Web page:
Government officials have been discussing the possibility of reintroducing baseline Covid restrictions for the winter in the eventuality of a significant wave of cases, The Independent understands.
But, internally, officials under Michael Gove, the Cabinet Office minister, are operating on the assumption that masks, social distancing and working from home guidance could return by the end of the year if Britain is overwhelmed by a major surge in cases and hospitalisations.
Discussions on the matter were raised during a Whitehall Covid meeting held last week, while Professor Chris Whitty, chief medical officer for England, told the cabinet on Monday that the UK is set to face a difficult winter.
The prime minister has also indicated that “extra precautions” may remain in place to protect against Covid-19 when he relaxes restrictions later this month.
One Whitehall source said the government was being “overly cautious” in exploring its options for the winter, having repeatedly stressed that there will be no more lockdowns in the future.
Jonathan Van-Tam, the deputy chief medical officer for England, also stressed on Wednesday that getting through the winter without returning to any lockdown measures was “heavily dependent” on ensuring vaccine protection is kept high, both through the ongoing vaccine rollout and the proposed booster programme.
The government’s Scientific Advisory Group for Emergencies (Sage) has meanwhile conducted new modelling on the trajectory of the pandemic without any restrictions in place, which is due to be published soon, The Independent understands.
This is likely to inform any further decision-making on whether masks or social distancing will be needed again in the months to come.
Downing Street has been examining the potential continuation of limited coronavirus measures, as well as Covid-19 certification, since February. Overseen by Mr Gove, the review is expected to be published before 19 July.
Nonetheless, Sajid Javid, the new health secretary, has already vowed to bring England’s lockdown to an end next month, telling MPs on Monday that the country would have to “learn to live” with the virus.
However, experts have warned that not all restrictions should be eased from 19 July amid the continuing rise in infections – cases surged by 73 per cent last week – and said that mask-wearing and social distancing will probably be needed for winter.
Kamlesh Khunti, a professor of vascular medicine at Leicester University and Sage member, said he believed that “we shouldn’t abandon distancing and face masks completely”, arguing that the latter should become adopted in UK culture in a similar way to in east Asian countries. “It’s not a big ask especially when you’re indoors,” he said.
“If we stop it, people will feel like it’s not going to be needed for the future, which is perhaps giving the wrong message. We may see a surge during the winter months.”
Prof Khunti said the UK still remained vulnerable to another significant wave due to the high transmissibility of the Delta variant, incomplete vaccination coverage, and the fact that the jabs do not provide 100 per cent protection against Covid-19.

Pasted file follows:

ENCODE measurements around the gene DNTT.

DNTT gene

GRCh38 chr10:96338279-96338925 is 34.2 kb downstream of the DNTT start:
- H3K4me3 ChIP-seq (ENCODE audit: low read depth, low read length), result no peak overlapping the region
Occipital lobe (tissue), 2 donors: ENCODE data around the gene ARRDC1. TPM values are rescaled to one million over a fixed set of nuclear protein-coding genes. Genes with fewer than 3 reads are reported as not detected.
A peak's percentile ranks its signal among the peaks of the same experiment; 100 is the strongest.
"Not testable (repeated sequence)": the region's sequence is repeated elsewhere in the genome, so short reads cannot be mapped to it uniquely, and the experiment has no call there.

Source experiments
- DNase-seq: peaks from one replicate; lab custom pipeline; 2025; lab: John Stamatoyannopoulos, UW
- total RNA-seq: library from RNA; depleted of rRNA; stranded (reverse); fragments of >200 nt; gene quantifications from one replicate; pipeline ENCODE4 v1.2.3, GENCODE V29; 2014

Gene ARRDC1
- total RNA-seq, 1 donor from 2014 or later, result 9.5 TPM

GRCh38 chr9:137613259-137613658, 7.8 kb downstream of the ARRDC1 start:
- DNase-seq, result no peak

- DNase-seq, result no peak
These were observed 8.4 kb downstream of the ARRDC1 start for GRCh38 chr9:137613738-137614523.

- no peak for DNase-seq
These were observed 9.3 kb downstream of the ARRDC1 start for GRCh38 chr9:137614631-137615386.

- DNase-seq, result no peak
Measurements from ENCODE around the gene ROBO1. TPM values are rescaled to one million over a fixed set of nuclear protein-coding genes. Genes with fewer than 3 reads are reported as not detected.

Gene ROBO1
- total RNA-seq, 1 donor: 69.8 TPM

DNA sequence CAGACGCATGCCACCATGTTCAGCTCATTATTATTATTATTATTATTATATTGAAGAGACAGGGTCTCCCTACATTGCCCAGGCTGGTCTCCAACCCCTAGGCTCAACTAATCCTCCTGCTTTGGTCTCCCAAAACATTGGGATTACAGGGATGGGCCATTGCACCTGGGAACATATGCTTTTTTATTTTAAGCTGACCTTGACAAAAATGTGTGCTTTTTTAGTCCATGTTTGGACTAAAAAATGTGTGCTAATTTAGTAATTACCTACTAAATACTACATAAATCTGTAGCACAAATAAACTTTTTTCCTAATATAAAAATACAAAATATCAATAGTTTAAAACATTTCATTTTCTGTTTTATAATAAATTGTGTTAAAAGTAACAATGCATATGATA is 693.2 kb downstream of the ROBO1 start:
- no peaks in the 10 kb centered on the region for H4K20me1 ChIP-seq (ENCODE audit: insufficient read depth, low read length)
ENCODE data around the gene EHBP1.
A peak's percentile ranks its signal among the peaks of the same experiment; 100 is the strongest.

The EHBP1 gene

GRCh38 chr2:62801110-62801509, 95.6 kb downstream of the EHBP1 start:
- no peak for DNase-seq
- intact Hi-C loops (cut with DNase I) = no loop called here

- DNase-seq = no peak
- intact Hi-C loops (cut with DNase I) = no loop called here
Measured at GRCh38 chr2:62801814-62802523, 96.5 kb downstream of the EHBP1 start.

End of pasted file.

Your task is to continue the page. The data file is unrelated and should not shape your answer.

“There is vaccine escape, and we haven’t got anywhere near herd immunity yet,” he added. “For all those reasons, we’ve seen that rates are increasing even now. That’s without loosening all restrictions. I do think we need to be really cautious about this.”
Scientists are also concerned by the impact that a resurgence in flu will have over the winter. Prof Anthony Harnden, the deputy chair of the Joint Committee on Vaccination and Immunisation (JCVI), recently warned that influenza “could be potentially a bigger problem this winter than Covid”.
The vast majority of experts believe the UK will also be forced to grapple with other respiratory illnesses, such as RSV, rhinovirus and parainfluenza, that commonly surge during the winter months, placing the NHS under considerable strain.
Nonetheless, suppressing and minimising the impact of a future Covid wave remains the overall priority for the government and NHS. Alongside the reintroduction of limited restrictions, health officials are also examining whether a booster will be needed for the clinically vulnerable and over-50s.
This is seen as a leading option in softening the blow of Covid-19 this winter, though the JCVI is still accumulating data on whether immunity fades to the point that a third dose is required to “top up” protection.
Professor Danny Altmann, an immunologist at Imperial College London, said he would support a return to mitigation measures later this year but argued that the “terms of engagement” with Covid-19 have now shifted, with the link between infection and severe disease weakened as a result of the vaccines.
However, this shouldn’t justify the argument to “forget all about Covid and let rip”, even if not as many people are now dying from virus, he said.
“I’m not one of the people who thinks this virus has an infinite ability to keep mutating. It is limited and can’t keep transforming itself forever,” Prof Altmann said.
“On the other hand, I can envision some mutations that would be devastating for the current vaccines we have. If you’re letting rip, easing on restrictions, percolating virus in the lungs of every secondary child in the country, you’re setting yourself up to go back to square one.
“As scientist then, why would I not want to see mitigation measures to the max in place in the coming autumn and winter?”
When asked for comment, a Cabinet Office spokesperson highlighted the ongoing social distancing review being led by Mr Gove. It reads: “The results of the review will help inform decisions on the timing and circumstances under which rules on 1m-plus, masks and other measures may be lifted. The review will also inform guidance on working from home.”
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